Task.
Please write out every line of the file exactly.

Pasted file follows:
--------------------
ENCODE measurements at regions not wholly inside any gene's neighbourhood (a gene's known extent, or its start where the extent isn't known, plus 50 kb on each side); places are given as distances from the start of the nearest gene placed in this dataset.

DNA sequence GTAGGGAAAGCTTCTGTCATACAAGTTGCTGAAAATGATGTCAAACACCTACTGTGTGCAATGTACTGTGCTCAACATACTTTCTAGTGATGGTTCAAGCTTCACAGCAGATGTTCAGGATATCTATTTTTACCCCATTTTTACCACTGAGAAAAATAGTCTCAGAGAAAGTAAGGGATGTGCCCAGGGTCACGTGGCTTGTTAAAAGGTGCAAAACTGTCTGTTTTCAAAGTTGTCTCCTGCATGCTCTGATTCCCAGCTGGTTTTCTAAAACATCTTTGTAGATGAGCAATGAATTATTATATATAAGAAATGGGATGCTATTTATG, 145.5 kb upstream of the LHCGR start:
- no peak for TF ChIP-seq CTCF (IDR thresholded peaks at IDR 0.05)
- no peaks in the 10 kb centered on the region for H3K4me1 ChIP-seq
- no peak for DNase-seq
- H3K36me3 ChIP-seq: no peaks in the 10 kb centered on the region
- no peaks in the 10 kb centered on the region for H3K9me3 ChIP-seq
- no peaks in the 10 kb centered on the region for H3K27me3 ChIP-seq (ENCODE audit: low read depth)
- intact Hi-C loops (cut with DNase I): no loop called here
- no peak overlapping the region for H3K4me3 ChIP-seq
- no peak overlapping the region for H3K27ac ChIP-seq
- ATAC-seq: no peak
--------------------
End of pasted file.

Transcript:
ENCODE measurements at regions not wholly inside any gene's neighbourhood (a gene's known extent, or its start where the extent isn't known, plus 50 kb on each side); places are given as distances from the start of the nearest gene placed in this dataset.

DNA sequence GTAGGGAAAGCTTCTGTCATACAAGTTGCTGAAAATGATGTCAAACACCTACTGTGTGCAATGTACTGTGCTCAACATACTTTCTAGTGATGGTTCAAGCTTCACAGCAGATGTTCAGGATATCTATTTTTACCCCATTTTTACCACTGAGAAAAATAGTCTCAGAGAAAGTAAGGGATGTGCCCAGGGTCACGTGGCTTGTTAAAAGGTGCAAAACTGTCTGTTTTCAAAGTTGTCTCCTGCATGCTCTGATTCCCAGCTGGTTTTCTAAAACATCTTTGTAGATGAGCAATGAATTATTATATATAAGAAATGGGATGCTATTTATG, 145.5 kb upstream of the LHCGR start:
- no peak for TF ChIP-seq CTCF (IDR thresholded peaks at IDR 0.05)
- no peaks in the 10 kb centered on the region for H3K4me1 ChIP-seq
- no peak for DNase-seq
- H3K36me3 ChIP-seq: no peaks in the 10 kb centered on the region
- no peaks in the 10 kb centered on the region for H3K9me3 ChIP-seq
- no peaks in the 10 kb centered on the region for H3K27me3 ChIP-seq (ENCODE audit: low read depth)
- intact Hi-C loops (cut with DNase I): no loop called here
- no peak overlapping the region for H3K4me3 ChIP-seq
- no peak overlapping the region for H3K27ac ChIP-seq
- ATAC-seq: no peak